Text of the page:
A baby <is subject to> a bad cold.

fh3579

Senior Member
Chinese
I know there is such a phrase as "be subject to", but due to the difficulty of translating its meaning to Chinese, I can't figure out what it means.
Can we say a sentence like this?
A baby is subject to a bad cold.
I want to express that because its fragile composition, a baby is more likely to catch a bad cold than an adult.
Is this sentence correct? Is my understanding close to the truth?
 
  • Glasguensis

    Signal Modulation
    English - Scotland
    No, that is not a good use of the expression.
    A baby is vulnerable to a bad cold

    A better example would be "imported whisky is subject to tax" (tax must be paid on imported whisky)
     

    cyberpedant

    Senior Member
    English USA, Northeast, NYC
    Can we say a sentence like this?
    A baby is subject to a bad cold.
    I want to express that because its fragile composition, a baby is more likely to catch a bad cold than an adult.
    Is this sentence correct?
    The part I've bolded is correct and colloquial. The other ("subject to...") does not carry the same meaning.
    Is my understanding close to the truth?
    Perhaps. But this is not a language question.
     

    Andygc

    Senior Member
    British English
    I see nothing wrong with: "Babies are subject to frequent colds."
    Although that statement is equally as untrue as the one originally made, shouldn't the correction to the sentence be "Babies are subject to bad colds"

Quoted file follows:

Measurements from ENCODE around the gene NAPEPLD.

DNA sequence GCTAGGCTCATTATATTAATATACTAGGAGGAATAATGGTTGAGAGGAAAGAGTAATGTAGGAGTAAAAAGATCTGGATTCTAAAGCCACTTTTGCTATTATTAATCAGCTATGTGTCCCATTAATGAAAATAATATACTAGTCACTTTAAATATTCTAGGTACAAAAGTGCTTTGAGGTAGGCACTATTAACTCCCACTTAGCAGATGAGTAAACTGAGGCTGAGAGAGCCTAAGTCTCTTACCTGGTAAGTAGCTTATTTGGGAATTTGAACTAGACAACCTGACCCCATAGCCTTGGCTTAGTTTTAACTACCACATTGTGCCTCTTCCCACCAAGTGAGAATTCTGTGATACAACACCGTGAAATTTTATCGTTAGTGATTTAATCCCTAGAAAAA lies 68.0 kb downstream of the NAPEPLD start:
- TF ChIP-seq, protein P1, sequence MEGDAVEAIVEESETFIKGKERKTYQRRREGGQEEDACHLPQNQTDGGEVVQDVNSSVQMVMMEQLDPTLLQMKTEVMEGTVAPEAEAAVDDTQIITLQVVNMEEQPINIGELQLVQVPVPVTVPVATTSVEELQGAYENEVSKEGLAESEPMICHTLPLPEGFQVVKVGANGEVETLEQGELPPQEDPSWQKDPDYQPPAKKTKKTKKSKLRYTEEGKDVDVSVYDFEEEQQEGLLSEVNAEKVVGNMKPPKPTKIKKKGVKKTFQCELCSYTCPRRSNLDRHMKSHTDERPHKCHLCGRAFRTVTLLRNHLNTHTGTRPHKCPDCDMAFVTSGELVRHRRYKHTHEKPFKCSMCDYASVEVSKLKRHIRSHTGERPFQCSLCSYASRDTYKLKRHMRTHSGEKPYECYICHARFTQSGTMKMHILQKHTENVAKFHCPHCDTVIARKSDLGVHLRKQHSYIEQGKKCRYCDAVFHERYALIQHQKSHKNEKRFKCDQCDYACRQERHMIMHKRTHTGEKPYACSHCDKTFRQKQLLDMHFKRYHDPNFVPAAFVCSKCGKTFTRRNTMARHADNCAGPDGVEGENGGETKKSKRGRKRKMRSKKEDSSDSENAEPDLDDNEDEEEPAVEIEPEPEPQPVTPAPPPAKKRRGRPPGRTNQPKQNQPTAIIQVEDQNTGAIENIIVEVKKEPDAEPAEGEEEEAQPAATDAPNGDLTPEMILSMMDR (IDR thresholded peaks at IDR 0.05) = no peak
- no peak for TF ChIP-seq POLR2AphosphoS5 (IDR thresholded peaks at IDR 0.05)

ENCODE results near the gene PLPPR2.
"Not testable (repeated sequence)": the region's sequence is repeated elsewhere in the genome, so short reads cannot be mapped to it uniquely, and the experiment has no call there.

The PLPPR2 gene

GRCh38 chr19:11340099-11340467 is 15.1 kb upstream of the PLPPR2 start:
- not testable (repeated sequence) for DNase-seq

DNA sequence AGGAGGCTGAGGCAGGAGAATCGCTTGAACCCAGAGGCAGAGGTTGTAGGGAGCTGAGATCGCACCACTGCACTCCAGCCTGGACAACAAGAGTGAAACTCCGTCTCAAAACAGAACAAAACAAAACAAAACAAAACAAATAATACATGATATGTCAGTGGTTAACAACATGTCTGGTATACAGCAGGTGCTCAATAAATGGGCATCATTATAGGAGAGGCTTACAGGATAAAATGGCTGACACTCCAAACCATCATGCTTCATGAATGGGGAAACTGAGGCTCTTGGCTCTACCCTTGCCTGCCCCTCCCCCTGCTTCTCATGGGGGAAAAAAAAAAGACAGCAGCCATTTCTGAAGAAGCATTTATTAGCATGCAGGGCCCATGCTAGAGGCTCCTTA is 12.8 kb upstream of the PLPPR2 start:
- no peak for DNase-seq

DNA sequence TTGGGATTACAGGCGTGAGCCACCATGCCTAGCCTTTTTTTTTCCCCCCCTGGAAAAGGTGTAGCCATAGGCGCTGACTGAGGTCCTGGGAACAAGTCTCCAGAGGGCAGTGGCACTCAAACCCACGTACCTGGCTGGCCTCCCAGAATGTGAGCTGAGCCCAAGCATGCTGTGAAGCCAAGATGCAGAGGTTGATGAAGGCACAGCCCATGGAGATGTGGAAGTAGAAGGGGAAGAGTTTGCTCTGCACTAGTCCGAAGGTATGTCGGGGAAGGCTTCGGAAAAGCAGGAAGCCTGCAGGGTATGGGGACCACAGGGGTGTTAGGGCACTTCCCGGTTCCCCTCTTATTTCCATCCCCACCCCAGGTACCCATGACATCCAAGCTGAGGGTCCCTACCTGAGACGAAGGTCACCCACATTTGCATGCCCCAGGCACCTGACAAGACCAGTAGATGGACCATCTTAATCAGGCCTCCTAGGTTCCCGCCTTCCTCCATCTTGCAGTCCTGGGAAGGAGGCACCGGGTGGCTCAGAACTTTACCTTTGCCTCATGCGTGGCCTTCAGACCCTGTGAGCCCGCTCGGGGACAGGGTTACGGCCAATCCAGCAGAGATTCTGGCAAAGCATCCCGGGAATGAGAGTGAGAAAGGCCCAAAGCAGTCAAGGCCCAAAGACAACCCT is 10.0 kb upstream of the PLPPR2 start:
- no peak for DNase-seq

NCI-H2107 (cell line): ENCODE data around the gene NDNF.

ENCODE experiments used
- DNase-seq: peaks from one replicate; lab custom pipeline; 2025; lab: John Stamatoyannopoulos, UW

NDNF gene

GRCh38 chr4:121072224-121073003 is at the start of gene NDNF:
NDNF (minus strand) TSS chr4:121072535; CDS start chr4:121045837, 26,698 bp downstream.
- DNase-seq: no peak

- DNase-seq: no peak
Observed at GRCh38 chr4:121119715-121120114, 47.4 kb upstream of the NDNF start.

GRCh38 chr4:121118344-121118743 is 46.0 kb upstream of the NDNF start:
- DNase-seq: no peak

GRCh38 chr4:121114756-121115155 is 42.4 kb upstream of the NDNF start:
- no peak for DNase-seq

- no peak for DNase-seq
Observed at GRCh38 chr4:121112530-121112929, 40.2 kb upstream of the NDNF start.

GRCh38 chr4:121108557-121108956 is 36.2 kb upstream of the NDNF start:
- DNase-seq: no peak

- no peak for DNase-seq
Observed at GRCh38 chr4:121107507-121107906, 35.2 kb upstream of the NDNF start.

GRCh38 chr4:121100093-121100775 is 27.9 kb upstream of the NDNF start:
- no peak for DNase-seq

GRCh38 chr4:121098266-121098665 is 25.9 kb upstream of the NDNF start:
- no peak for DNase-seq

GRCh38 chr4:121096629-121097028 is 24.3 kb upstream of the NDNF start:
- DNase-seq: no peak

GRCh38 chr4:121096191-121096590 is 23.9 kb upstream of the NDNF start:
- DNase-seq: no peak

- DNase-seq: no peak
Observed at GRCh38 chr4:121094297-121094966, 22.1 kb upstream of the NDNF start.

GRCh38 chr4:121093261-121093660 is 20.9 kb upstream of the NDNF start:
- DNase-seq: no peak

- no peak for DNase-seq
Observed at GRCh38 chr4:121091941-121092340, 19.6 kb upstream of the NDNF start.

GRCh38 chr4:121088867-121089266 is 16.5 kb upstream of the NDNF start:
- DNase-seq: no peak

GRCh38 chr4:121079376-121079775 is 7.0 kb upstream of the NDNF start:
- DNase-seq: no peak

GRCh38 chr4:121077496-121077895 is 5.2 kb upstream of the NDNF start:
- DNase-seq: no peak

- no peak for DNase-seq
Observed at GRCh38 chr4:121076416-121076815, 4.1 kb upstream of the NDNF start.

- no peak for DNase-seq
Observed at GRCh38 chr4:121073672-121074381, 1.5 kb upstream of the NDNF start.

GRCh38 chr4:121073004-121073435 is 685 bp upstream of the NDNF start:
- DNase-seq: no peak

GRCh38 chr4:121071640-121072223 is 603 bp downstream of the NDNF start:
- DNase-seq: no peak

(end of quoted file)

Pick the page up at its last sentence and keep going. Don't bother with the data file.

If babies had a "fragile composition", few of us would be posting in this forum.
     

    velisarius

    Senior Member
    British English (Sussex)
    That's a good point. I thought "frequent colds" might be less untrue than "bad colds".

    How about dogs then?
    "Dogs of all ages are subject to hip dysplasia and the resultant osteoarthritis."
    http://www.peteducation.com/article.cfm?c=2+2084&aid=444
     

    Glasguensis

    Signal Modulation
    English - Scotland
    I see nothing wrong with: "Babies are subject to frequent colds." They tend to suffer from frequent colds. To express a general truth I think the plural "babies" is better here.
    I see nothing wrong with it either, but it doesn't mean the same thing as what was described in the original post. Saying that babies are subject to frequent colds (or bad colds) implies that most babies get colds. But that's not the same as saying that they are more at risk of a bad cold than an adult - if the probability rises from 1% to 2%, that's still not most babies.
     

    Andygc

    Senior Member
    British English
    I don't agree that "subject to" implies "most". Staying with dogs, I consider it reasonable to say "Labradors were particularly subject to hip dysplasia before responsible breeders stopped using affected blood lines" to mean that hip dysplasia was a common problem in Labradors, but not to mean that over half of them had the condition.
     

    fh3579

    Senior Member
    Chinese
    Thanks very much glasguensis, cyberpedant, velisarius and Andygc. Your contributions are very helpful. I think the example of dogs are convincing. So I think "Babies are subject to frequent colds." is acceptable. What's your idea?
     
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